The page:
"iPod oblivion" threatens safety of pedestrians and other road users, warns AA

Motorists' organisation says distraction caused by technology leads people to neglect their personal safety

by Simon_MacMichael   August 9, 2010  

NSW Police Force poster warning of headphone danger .png

The AA has highlighted the dangers of what it calls “iPod oblivion,” which it describes as “a trance-like or Zombie state entered by some people using MP3 players, phones and electronic organisers on the move,” and which it believes is a contributory factor to many of the 500 pedestrian deaths in the UK each year.

Last November, the motorists’ organisation called on the Department for Transport to ban cyclists from using iPods and similar devices while riding their bikes, and although it is stopping short of calling for a ban for motorists and pedestrians, it does recommend that the drivers don’t wear headphones while at the wheel and slow down in areas where there are cyclists and pedestrians. It adds that the latter should ensure that when using MP3 players, the volume shouldn’t be so high that it overrides their other senses.

AA President Edmund King said: "We can't stop the march of technology but we need to halt the 'iPod pedestrian, cycle and driver zombies'. Whether on two feet, two wheels or four, too many people are suffering from so-called 'iPod oblivion'.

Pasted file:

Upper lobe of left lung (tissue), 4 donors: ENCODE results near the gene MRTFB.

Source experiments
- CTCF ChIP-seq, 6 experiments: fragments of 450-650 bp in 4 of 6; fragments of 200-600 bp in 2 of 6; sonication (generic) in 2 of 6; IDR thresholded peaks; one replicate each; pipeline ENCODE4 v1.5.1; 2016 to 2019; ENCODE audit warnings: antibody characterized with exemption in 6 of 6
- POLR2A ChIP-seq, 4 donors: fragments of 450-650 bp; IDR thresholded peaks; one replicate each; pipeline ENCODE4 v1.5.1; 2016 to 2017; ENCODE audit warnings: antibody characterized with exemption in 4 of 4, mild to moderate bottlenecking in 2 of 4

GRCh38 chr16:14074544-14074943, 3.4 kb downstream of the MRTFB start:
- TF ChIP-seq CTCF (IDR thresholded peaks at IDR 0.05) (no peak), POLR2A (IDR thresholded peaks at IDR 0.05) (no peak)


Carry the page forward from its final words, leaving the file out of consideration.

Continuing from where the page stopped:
He continued: "When on the move our brains have much to take in and using technological gadgets means that our brains can't always concentrate on so many things at once. This is when we walk into traffic, don't hear the truck or drive cocooned from the outside world."

The AA says that its patrol staff have seen “a marked increase” in pedestrians and joggers who seem “oblivious to traffic around them as they cross busy roads,” while AA Insurance claims that pedestrian inattention could be behind as many as 17 collisions every day.

The insurer adds that lack of awareness of their surroundings lies behind more than half of claims involving pedestrians it receives, with claims forms containing comments such as “Man on phone stepped out, wasn't looking,” “Pedestrian just walked out,” “She looked the wrong way” and “He walked into the side of the car.”

It added that in one in five of those cases, the vehicle had been damaged when the driver swerved to avoid the pedestrian and instead hit something else such as a bollard, lamp post or another car.

According to the AA, the huge surge in use of personal technology can lead to what it calls “unintentional blindness” or “divided attention” among all road users, whether that be joggers, cyclists or drivers listening to MP3 players, people checking work emails on BlackBerry and similar devices on the move, or tourists using a smartphone app to find a nearby restaurant.

It added that it was especially concerned “at reports from patrols of people broken down on the hard-shoulder of motorways, pacing backwards and forwards whilst using mobile phones,” saying “this is incredibly dangerous with juggernauts passing just a few feet away.”